Dance Central 3 Review
Annual dance franchise continues to stride forward
Posted by Alex V (SpectralShock) on Nov 2, 2012 - 9:49pm EST (Nov 2, 2012 21:49)
After Harmonix finished their work on Activision’s then-popular Guitar Hero franchise, the company was eventually sold due to financial problems and went independent. Soon after, they became involved with Microsoft in the development of yet another music game. With Dance Central, Harmonix has found success in the latest craze in the industry. As Dance Central 3 arrives in stores, players can look forward to more tracks, expanded modes and features, and probably the best utilization of Kinect do date.
If you’re just learning about Dance Central, the name should hopefully clue you in. It’s a dancing game, the third in the series in as many years, where you follow on-screen prompts and groove to the music alongside avatars. Thanks to the fact that this is a Microsoft-exclusive series, the Kinect integration is probably the best in the genre, which means that it’s the most accurately tracked dance game out there. But even if you still struggle (this time due to your own incompetence rather than the usual hardware fault), Dance Central 3 has a Beginner difficulty for all modes (except story), so that even the most incapable of dancers can try out the game. Further, the title features helpful visual cues if you are out of sync, and there’s really no way to fail a song. There are over 40 songs to be found, most presented through the game’s new story mode.
Unlike previous titles, Dance Central 3 has a structured offline campaign. The plot sees players working for Dance Central Intelligence Agency and going on a mission to stop Dr. Tan, who appeared as a villain previously. To do so, you must travel through time (you can see where this is going) starting at the 1970s and meet up with characters and crews that players will recall from the past Dance Central games. This means that the game’s track selection and dance moves span a number of generations, letting you prance around to both 50 Cent and Vanilla Ice. Needless to say this makes the game the most diverse and encompassing entry in the series, though the focus is still on more recent tracks.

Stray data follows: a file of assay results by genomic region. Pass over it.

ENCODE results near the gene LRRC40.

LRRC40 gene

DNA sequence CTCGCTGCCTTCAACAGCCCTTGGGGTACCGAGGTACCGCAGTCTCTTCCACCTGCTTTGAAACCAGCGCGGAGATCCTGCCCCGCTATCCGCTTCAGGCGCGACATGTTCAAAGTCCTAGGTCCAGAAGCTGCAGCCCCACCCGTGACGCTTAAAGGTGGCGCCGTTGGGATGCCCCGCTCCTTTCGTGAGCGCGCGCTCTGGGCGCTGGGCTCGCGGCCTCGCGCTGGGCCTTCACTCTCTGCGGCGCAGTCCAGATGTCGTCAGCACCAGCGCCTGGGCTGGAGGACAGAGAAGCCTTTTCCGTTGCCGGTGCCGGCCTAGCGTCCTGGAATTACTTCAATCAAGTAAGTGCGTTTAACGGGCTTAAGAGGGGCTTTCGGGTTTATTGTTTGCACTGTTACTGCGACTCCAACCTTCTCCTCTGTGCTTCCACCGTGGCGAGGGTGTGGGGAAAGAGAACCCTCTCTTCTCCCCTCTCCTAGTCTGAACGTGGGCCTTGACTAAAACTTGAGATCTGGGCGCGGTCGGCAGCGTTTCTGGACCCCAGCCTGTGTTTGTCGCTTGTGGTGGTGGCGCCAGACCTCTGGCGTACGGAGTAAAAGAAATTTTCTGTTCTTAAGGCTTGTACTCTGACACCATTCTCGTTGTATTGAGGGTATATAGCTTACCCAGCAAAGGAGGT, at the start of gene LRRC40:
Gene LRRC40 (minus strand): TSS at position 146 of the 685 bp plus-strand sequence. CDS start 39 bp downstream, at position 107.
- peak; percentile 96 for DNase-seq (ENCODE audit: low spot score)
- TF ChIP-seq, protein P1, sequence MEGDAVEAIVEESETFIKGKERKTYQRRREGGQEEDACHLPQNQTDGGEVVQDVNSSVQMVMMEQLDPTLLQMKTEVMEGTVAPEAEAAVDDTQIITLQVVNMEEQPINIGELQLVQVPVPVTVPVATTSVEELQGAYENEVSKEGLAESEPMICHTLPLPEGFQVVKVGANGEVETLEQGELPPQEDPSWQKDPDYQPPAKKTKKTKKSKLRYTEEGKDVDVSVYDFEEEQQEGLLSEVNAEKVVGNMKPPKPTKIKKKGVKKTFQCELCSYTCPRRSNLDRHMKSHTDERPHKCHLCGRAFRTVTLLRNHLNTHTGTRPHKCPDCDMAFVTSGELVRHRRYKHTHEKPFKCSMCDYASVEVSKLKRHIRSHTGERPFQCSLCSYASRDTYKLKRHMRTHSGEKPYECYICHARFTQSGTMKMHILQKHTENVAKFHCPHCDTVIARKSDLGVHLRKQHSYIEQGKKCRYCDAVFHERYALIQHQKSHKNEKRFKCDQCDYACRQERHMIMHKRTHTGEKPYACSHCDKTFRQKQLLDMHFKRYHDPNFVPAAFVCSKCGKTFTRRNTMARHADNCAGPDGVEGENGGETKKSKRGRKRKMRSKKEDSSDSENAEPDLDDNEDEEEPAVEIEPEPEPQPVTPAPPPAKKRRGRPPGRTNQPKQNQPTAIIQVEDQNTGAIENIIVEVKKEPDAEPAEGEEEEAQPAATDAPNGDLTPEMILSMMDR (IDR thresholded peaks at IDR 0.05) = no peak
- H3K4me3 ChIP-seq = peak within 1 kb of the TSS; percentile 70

Playing through the campaign is now tracked with level progression, boss dance-offs, and unlockable characters, giving users more replay value than before. In order to progress from one time period to the next, a mechanic exists where the players must find and accurately perform special moves during a song. If that move happens to be particularly challenging and located at the end of a song, you could be potentially stuck. Failing means you have to restart and play the whole thing over, until you get to the end and have a shot at making the right move again. It’s a design decision that makes sense in theory, but turns out to be prohibitive to player progress and more annoying than it should be.
Mutliplayer is still also a key offering for the series, and though online play is still not an option, Dance Central 3 has a couple of new modes to spice things up. Keep the Beat asks players to dance as they like, as long as you’re in sync with the music, making it a great and easy party game. Strike a Pose asks you to do just that, and it’s a neat but not very deep distraction. Playing with others is still capped at just two simultaneous dancers (unlike other games in the genre), but a new Crew Throwdown mode enables for competitive gameplay with up to 8 participants. In Make Your Move mode, players are challenged to a dance-off with their opponents, as you try to repeat the moves shown. With so many modes to choose from, and easy jump in/out play, multiplayer remains a strong suit for Dance Central 3. Oh, and even the new story mode can be played by two people cooperatively.
With a decent price tag and superior Kinect integration, Dance Central 3 has a lot of things going for it. The new story mode and level progression offer a deeper experience, and beyond that annoying hidden move, everything works out well. Multiplayer remains stellar, with more modes and interesting challenges to tackle, though only two can play at once. Put that together with the game’s signature visual style and a wide-ranging soundtrack, and Dance Central 3 becomes a real leader of the genre.